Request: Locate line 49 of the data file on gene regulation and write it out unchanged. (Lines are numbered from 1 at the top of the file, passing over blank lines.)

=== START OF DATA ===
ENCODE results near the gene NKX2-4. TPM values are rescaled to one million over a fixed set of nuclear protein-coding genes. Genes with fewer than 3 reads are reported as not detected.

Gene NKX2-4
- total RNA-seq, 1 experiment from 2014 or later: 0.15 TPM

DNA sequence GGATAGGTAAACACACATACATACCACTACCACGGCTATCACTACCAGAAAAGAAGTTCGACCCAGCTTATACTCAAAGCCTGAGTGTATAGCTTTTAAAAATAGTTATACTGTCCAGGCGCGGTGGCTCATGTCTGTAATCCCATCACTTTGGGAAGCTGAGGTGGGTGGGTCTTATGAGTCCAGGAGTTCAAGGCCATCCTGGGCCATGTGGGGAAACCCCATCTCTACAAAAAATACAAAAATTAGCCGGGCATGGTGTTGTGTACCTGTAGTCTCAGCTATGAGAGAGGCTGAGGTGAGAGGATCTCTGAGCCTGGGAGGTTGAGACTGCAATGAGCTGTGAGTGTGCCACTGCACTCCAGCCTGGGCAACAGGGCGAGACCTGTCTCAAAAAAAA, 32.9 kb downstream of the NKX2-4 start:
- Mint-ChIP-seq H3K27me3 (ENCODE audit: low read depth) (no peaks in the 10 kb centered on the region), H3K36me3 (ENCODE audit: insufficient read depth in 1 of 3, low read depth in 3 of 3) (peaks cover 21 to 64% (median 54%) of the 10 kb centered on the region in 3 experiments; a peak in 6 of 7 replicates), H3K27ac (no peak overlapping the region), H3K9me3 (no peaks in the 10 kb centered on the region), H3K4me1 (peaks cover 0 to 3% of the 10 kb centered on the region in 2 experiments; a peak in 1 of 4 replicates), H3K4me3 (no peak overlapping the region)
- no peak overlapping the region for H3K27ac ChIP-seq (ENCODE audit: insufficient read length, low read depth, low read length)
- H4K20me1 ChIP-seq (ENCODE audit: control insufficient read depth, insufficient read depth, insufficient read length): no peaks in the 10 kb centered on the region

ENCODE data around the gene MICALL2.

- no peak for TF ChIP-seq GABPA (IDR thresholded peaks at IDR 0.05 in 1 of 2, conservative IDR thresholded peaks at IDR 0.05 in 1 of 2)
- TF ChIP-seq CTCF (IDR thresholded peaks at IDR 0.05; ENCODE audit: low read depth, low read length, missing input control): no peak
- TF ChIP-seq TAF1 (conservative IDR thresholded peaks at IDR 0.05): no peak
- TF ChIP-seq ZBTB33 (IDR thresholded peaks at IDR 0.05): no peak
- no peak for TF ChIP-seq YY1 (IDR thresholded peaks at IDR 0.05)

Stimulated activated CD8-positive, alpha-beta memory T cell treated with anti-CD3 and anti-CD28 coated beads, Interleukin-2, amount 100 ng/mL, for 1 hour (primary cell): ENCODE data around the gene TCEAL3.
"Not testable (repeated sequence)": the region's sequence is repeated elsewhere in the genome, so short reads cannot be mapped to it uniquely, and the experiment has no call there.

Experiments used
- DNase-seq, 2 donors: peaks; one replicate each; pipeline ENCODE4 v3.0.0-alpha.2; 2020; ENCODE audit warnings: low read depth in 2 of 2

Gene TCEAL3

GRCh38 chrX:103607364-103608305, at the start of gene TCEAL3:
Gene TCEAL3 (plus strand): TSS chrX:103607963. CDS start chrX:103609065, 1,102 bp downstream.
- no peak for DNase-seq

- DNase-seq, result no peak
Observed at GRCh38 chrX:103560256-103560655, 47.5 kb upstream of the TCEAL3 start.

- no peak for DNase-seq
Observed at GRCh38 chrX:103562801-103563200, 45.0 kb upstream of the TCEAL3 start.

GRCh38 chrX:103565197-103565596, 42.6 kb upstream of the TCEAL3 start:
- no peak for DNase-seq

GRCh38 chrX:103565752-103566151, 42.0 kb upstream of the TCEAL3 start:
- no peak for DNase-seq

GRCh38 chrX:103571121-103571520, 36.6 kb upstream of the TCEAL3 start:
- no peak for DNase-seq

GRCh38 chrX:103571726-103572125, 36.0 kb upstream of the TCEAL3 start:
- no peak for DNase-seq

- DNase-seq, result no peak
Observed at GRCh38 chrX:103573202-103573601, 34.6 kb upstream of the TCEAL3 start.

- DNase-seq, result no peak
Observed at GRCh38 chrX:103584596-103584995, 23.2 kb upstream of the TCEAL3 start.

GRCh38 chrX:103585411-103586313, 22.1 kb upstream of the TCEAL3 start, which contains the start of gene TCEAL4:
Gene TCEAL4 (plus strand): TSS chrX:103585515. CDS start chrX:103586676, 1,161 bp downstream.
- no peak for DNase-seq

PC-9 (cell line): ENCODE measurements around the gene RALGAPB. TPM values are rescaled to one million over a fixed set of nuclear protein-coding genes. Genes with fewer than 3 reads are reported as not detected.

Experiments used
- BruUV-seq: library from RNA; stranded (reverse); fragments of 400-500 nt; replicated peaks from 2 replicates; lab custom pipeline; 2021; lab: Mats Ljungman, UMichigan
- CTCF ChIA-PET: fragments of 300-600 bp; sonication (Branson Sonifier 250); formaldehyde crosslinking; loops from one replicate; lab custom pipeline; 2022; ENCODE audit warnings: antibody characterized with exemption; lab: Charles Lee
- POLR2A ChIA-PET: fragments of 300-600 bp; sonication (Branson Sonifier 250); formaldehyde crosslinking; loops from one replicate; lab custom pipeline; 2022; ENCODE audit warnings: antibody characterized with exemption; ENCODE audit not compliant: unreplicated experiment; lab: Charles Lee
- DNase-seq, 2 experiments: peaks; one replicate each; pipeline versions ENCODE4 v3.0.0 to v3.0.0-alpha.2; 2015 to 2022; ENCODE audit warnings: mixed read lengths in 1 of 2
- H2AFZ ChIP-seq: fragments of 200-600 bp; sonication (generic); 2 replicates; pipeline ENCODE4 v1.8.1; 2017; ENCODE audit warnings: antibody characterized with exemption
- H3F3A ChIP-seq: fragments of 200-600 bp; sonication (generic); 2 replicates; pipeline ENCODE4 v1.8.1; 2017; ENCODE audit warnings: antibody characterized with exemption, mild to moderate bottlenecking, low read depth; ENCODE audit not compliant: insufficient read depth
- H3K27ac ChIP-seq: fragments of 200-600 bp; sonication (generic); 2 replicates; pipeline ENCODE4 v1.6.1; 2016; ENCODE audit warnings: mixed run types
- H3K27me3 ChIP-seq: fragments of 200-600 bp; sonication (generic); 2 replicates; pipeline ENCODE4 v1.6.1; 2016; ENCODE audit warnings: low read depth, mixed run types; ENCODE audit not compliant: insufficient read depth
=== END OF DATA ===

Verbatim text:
- H3K27ac ChIP-seq: fragments of 200-600 bp; sonication (generic); 2 replicates; pipeline ENCODE4 v1.6.1; 2016; ENCODE audit warnings: mixed run types